Results of the phase I portion of this study showed an acceptable safety profile for the combination. With the exception of cathether-related complications, the toxicity was very similar to what is generally expected for the cisplatin/gemcitabine regimen. In addition, the results of the pharmacokinetic studies indicate that no interactions between the agents occur. Clinical benefit was observed in patients with mesothelioma, NSCLC, and pancreatic adenocarcinoma.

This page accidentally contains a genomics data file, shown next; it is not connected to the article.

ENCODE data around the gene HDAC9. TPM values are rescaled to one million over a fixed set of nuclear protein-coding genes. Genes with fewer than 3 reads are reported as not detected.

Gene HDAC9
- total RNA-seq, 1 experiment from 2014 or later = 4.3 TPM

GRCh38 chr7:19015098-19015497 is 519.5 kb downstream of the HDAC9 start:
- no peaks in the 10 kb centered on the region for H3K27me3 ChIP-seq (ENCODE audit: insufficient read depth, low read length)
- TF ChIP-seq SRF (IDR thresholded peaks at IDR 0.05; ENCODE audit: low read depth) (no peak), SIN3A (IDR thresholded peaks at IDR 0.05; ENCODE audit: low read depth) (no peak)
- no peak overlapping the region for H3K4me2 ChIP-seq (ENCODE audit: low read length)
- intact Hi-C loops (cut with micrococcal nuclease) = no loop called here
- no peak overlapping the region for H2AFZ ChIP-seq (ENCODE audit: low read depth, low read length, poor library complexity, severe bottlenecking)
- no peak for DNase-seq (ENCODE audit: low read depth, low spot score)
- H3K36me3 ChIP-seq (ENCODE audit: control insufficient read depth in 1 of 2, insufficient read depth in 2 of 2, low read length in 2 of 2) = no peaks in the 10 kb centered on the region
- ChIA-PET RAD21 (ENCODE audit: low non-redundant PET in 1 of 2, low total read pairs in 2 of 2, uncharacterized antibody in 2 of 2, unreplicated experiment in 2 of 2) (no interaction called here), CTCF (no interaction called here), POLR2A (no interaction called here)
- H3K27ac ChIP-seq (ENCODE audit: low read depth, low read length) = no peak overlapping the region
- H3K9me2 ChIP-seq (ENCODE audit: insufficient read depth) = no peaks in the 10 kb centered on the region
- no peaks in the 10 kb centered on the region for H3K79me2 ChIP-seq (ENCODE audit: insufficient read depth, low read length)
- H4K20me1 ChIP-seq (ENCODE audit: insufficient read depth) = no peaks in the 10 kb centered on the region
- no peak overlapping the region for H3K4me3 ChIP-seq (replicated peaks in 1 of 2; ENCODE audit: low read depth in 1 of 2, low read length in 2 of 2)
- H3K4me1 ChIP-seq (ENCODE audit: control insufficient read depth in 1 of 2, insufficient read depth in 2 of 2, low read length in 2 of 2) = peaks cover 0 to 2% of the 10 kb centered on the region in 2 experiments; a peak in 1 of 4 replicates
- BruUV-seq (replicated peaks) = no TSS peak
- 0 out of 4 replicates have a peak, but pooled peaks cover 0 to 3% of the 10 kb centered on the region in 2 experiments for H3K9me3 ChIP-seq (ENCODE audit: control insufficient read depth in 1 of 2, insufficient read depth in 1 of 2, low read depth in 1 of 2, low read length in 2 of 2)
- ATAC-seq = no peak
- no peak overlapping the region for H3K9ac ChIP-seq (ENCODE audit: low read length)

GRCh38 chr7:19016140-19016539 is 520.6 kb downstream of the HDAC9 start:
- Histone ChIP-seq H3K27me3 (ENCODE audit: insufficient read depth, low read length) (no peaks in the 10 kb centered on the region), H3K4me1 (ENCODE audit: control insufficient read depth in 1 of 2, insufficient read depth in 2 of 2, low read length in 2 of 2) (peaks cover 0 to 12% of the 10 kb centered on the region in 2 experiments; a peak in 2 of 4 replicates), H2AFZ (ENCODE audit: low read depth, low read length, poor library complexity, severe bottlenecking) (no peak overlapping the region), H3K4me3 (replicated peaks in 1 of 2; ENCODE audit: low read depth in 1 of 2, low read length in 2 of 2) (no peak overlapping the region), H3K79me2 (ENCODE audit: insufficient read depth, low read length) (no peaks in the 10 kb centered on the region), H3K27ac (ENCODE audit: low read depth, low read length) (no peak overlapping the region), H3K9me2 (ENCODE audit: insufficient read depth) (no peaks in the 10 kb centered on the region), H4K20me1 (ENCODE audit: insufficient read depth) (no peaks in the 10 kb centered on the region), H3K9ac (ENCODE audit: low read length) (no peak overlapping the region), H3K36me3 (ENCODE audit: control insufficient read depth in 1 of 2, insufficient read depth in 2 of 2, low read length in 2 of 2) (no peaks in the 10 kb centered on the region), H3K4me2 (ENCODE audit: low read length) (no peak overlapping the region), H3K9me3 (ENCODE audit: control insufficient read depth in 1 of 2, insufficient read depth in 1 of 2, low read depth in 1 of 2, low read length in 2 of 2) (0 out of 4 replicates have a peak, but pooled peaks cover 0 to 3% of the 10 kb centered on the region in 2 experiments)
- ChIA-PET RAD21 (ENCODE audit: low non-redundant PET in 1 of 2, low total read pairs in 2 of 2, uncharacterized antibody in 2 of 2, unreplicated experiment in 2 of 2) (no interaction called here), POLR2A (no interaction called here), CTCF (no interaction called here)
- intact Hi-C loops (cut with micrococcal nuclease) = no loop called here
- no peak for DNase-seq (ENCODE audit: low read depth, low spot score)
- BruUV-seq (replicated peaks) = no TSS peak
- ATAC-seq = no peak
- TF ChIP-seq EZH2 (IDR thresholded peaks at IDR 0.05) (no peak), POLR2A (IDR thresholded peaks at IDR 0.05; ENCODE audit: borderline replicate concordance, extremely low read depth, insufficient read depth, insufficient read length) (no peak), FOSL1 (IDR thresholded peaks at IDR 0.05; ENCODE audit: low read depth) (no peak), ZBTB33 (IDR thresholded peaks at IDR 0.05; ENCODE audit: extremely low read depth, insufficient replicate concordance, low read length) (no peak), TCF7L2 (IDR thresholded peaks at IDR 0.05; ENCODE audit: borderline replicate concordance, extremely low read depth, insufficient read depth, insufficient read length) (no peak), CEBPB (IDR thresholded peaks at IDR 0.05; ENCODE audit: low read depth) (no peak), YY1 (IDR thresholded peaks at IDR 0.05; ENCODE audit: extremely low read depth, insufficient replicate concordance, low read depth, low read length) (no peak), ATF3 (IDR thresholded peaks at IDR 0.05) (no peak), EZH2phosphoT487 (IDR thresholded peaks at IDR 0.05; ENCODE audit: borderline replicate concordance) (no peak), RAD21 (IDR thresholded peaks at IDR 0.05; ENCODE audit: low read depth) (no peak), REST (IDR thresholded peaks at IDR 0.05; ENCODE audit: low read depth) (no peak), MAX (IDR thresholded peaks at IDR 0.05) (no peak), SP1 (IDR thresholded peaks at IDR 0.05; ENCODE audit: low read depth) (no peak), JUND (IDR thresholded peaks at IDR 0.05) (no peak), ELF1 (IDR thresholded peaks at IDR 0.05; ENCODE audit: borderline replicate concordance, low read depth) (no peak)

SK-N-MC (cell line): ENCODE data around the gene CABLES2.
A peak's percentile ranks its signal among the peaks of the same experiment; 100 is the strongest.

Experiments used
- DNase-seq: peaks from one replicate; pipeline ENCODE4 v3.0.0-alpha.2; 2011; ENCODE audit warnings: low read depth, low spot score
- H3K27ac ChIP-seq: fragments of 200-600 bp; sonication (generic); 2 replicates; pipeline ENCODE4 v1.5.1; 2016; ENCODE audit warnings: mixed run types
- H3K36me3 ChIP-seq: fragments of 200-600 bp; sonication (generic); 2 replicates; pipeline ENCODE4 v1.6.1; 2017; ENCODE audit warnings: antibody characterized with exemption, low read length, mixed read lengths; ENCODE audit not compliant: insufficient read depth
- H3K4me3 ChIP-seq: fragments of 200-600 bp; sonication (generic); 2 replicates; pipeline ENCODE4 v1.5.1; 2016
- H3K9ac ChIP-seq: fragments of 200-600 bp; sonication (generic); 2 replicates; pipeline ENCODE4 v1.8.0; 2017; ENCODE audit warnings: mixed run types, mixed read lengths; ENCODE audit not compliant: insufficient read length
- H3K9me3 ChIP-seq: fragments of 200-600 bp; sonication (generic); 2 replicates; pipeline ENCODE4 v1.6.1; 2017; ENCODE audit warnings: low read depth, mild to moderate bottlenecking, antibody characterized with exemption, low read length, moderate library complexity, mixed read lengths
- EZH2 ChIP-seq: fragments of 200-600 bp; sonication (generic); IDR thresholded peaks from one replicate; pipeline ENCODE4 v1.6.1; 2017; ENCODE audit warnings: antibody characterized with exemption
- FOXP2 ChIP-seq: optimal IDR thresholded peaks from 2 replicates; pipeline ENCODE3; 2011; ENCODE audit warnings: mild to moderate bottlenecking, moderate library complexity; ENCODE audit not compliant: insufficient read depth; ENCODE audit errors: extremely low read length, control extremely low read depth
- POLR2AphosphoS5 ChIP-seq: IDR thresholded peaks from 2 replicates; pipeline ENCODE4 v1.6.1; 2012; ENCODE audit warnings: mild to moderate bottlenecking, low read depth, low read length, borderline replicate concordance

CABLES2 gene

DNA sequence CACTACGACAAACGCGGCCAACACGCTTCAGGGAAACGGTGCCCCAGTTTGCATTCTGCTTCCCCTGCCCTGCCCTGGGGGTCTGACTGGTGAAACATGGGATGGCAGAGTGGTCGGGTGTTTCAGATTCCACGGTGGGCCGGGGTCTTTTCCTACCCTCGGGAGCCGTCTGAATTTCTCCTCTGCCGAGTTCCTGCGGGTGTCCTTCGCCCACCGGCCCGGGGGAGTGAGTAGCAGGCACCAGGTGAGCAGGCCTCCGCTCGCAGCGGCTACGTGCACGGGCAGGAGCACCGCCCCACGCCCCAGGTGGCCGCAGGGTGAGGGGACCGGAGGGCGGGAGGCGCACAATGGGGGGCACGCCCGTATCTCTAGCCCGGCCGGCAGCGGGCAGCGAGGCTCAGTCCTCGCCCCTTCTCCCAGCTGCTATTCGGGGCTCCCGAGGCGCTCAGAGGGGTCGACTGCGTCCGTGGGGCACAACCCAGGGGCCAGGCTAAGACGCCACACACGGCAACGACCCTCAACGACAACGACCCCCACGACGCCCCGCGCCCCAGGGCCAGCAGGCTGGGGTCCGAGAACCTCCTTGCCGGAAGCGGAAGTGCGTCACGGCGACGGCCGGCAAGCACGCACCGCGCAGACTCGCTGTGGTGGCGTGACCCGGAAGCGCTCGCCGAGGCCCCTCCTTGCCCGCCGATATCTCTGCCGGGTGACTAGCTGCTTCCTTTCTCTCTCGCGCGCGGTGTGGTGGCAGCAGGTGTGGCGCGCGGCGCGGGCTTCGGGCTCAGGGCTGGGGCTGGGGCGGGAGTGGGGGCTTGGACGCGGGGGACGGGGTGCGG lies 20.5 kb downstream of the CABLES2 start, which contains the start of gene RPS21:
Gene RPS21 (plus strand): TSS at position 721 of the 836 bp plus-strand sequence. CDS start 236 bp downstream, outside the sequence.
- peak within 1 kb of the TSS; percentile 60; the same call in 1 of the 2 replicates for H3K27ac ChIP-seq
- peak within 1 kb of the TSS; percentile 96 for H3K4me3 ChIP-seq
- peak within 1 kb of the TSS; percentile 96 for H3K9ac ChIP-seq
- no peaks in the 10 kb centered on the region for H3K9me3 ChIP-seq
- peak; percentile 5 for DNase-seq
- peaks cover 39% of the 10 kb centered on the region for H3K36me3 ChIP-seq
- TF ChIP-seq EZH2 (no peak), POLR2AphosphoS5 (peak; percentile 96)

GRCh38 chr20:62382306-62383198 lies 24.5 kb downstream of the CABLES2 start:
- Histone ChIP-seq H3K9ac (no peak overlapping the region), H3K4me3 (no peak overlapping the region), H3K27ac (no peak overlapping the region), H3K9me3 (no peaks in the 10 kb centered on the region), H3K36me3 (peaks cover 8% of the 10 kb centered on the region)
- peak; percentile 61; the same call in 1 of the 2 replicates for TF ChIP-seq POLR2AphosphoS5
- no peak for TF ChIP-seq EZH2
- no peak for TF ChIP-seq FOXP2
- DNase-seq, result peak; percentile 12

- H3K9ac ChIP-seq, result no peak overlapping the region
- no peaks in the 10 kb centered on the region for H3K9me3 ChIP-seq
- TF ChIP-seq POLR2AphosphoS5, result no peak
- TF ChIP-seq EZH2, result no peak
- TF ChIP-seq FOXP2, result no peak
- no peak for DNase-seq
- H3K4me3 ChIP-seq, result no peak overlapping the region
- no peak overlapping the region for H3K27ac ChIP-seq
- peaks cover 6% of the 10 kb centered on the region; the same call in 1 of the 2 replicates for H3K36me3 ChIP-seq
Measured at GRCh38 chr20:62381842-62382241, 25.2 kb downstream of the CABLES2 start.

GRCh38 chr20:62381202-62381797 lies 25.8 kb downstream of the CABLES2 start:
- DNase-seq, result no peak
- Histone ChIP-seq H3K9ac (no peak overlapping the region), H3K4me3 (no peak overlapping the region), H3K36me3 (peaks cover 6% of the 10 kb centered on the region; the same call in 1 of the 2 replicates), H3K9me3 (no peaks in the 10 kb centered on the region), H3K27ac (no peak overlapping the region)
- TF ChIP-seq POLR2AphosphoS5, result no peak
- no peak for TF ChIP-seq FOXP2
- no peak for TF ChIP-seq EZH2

The phase II portion accrued a total of 55 patients, 11 of whom were treated at slightly higher doses of gemcitabine. The number of patients treated should be considered adequate to judge whether a regimen’s activity in NSCLC is promising enough for further evaluation in the randomized setting. The response rate was 33% (16 of 48 evaluable patients); the time to tumor progression was 4.3 months, and the overall survival for the entire group of 55 patients was 8.9 months. Although the observed response rate for the LY900003/cisplatin/gemcitabine combination is slightly better than the activity reported for the cisplatin and gemcitabine combination in some but not all large multicenter studies (4 , 7) , this activity was lower than the prospectively set response rate of interest. Our results, together with the lack of benefit of LY900003 in combination with paclitaxel/carboplatin in a recently reported randomized phase III trial (34) , raise important questions regarding the role of this treatment in unselected NSCLC patients.